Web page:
Kenwin Small provides the perfect fit with customised Italian shoes
Cru Non Pareil provides the perfect fit for men who can't find shoes their size or styles they love locally.
Dissatisfied with the selection of men’s dress shoes locally and the difficulty of many to find the right fit, Kenwin Small decided to look abroad for solutions.
The result, a budding shoe customisation business that delivers not only the right fit but stylish shoes for various occasions.
Cru Nonpareil sources custom leather Italian shoes from Spain tailored to fit Small’s customers.
“My friends and I liked shoes but all of us, when looking for shoes locally, always had the issue of getting the correct fit. Some of us were getting our fit but variety was an issue so to help my friends and myself I started Cru Non Pareil,” he told Loop during a visit to his Barataria home.
He said initially he wanted to become a supplier in the Caribbean for an international brand for his friends some of whom wore size 15 and could not find their size.
He said while doing research online he contacted a few people in Europe and told them of his idea. A shoe enthusiast advised him to search for a shoe factory that could assist and he did stumble upon one such factory that customised shoes.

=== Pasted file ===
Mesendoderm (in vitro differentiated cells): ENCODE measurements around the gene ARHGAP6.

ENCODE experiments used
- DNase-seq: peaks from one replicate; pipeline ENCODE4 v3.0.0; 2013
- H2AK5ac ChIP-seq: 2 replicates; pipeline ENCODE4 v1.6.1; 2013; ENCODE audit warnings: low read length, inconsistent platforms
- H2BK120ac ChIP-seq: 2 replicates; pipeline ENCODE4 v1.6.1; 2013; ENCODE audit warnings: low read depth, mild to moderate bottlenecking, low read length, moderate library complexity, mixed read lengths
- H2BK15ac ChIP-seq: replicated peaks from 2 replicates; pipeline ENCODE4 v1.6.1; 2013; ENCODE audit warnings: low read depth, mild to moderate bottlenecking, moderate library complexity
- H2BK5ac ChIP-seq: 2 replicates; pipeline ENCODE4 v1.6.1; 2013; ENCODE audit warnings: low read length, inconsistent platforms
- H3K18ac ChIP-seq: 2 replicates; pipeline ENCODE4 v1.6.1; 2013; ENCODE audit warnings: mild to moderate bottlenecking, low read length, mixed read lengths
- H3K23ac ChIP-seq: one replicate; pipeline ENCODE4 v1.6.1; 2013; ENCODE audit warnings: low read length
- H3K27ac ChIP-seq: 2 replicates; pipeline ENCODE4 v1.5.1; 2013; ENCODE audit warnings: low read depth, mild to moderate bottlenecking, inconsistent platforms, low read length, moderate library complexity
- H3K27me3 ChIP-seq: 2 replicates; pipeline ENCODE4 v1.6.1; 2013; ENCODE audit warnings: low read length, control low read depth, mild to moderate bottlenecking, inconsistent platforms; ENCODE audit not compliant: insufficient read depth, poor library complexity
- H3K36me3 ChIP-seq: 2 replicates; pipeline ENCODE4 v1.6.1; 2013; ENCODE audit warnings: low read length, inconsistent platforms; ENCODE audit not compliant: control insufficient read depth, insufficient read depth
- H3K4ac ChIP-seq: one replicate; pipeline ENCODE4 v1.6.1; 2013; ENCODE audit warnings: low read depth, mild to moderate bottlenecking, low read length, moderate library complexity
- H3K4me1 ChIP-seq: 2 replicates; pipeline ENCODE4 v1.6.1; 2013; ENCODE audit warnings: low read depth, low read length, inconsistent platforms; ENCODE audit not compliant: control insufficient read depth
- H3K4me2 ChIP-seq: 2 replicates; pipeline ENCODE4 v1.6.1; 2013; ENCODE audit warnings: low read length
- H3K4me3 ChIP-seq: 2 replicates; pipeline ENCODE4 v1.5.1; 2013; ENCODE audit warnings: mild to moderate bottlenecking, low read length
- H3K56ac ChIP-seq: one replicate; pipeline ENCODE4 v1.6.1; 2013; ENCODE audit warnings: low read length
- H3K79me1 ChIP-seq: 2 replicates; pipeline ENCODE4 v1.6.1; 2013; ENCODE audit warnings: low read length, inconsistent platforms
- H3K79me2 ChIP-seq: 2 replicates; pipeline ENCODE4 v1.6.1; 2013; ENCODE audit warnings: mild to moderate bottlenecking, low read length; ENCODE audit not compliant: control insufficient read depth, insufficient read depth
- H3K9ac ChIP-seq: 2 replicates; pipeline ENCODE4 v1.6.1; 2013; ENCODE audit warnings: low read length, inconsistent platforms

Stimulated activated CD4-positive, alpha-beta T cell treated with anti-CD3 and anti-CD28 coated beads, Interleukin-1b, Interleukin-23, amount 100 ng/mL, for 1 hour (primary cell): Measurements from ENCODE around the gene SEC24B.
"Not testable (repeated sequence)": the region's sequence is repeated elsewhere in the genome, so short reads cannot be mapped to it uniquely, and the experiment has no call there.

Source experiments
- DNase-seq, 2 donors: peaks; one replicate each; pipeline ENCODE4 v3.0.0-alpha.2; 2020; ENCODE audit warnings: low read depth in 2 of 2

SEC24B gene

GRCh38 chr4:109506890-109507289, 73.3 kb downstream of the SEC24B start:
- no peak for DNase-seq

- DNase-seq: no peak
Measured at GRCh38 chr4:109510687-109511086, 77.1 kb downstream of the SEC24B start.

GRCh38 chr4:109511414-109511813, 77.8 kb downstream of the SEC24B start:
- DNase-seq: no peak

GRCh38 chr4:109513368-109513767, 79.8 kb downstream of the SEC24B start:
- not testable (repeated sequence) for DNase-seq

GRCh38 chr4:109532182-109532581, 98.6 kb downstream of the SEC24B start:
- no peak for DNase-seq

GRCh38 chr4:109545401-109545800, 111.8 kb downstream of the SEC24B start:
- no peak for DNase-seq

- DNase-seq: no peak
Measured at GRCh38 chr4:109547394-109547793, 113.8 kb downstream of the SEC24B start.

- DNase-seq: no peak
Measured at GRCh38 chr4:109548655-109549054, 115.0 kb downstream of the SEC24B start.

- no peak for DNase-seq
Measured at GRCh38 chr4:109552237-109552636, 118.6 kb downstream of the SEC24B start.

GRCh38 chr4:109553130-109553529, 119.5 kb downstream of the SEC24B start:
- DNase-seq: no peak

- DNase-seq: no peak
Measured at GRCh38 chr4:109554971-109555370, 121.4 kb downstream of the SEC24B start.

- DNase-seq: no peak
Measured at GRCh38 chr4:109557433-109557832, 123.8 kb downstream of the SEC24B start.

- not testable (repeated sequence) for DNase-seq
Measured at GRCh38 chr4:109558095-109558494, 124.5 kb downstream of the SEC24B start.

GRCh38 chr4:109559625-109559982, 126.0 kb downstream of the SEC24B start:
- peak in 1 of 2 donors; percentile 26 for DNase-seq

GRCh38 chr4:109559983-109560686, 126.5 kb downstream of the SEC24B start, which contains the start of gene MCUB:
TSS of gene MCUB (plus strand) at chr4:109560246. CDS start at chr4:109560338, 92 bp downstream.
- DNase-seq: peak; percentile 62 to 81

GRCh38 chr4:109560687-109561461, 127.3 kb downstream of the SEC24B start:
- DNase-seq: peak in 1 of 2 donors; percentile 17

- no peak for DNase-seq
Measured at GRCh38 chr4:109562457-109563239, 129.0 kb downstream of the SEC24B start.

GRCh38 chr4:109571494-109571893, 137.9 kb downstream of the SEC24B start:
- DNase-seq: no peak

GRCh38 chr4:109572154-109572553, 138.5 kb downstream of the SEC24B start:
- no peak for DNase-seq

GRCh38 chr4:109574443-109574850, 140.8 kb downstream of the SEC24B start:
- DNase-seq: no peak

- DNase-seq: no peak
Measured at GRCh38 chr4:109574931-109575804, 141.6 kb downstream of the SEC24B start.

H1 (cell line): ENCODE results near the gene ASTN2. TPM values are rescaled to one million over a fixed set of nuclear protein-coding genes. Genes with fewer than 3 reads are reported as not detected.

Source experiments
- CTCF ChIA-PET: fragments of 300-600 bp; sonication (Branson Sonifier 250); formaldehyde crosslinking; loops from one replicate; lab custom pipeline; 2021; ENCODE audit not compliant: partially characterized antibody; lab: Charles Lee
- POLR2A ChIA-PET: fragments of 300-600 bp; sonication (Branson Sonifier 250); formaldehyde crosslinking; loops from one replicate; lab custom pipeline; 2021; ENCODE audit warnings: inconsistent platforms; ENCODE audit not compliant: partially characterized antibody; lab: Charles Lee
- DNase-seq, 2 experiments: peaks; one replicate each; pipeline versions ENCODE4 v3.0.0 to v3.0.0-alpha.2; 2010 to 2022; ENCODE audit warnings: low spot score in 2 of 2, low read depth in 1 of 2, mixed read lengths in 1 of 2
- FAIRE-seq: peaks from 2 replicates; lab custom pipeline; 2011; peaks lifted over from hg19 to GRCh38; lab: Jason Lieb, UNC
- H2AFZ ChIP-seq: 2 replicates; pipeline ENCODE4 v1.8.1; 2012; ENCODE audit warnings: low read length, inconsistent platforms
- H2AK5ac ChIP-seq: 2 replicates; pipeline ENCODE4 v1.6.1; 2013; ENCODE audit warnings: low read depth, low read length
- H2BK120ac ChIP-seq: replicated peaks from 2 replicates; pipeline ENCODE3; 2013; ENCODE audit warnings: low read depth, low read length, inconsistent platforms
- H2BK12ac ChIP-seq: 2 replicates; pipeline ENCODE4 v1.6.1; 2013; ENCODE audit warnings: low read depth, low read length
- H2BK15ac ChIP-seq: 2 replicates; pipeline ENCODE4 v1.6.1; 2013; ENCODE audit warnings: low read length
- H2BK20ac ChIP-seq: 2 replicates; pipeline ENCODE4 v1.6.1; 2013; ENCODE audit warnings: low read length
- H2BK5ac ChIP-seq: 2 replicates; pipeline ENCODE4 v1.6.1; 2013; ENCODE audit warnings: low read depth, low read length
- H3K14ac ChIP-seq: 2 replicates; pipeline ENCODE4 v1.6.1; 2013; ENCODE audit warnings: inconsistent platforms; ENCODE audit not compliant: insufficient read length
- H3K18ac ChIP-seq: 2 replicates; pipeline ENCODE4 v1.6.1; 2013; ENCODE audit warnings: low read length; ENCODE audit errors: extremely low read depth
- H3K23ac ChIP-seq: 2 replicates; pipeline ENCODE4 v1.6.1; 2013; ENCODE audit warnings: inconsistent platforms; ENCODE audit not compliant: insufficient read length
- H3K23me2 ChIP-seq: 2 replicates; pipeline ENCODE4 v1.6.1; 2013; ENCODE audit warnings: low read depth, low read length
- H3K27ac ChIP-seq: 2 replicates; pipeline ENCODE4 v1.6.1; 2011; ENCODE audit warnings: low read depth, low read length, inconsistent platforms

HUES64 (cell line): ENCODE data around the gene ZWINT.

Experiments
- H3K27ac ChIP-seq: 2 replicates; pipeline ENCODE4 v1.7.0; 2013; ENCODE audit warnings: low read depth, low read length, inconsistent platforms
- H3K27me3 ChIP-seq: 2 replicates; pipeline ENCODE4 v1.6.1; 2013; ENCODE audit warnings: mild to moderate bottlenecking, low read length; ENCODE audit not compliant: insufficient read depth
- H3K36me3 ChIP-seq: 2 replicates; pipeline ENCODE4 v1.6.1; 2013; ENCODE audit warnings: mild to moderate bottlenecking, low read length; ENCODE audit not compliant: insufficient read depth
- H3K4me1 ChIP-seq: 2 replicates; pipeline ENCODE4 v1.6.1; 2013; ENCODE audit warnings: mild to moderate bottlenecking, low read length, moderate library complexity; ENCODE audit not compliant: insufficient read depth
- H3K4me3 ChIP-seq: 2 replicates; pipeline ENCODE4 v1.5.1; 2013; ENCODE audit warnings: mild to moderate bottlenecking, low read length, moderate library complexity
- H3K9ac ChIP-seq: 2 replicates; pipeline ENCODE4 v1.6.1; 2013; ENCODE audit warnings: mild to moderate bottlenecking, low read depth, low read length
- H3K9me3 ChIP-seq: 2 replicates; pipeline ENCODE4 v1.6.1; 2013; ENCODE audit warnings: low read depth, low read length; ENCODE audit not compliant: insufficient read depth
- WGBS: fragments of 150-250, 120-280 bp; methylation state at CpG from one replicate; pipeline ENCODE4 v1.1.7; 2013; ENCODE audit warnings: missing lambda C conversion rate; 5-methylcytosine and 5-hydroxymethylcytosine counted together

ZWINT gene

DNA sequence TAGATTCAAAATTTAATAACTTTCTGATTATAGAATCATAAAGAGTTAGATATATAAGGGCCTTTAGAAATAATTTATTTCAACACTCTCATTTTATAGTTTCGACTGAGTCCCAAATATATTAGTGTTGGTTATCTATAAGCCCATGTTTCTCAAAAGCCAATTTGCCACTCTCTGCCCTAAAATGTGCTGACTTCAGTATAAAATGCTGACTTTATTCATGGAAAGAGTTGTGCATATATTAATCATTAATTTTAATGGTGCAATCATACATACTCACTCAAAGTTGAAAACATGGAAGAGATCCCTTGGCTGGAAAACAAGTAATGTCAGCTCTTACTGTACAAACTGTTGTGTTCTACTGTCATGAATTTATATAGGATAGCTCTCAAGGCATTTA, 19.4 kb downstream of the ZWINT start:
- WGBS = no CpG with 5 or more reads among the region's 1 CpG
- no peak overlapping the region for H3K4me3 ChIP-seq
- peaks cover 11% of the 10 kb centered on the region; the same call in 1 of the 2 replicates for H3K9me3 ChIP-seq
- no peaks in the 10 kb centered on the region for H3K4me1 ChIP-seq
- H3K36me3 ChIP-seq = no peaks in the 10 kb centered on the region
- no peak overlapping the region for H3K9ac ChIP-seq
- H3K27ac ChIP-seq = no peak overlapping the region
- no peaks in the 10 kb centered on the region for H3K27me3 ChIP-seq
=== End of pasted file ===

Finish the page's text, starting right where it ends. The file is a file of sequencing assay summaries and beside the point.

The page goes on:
Kenwin Small, owner of Cru Nonpareil
“I tried it out for myself and I went to work one day and a co-worker said I like your shoes, where did you get it? He asked me to bring in one for him and I decided maybe this could be a business I could use to supply guys in Trinidad and Tobago who can’t find their perfect fit or the variety,” he said.
Small, 30, started the business in March 2019.
He said at first he didn’t have many clients as many people thought the company was foreign-based because of the name Cru Non Pareil which, he explained, means a crew of men who are unrivalled and unmatched.
“Because it is a niche market, the clientele would be slower compared to a ready to wear service because the shoes are custom-made and based on the comfort level they are seeking,” he said, noting that he is not worried about how fast the brand grows.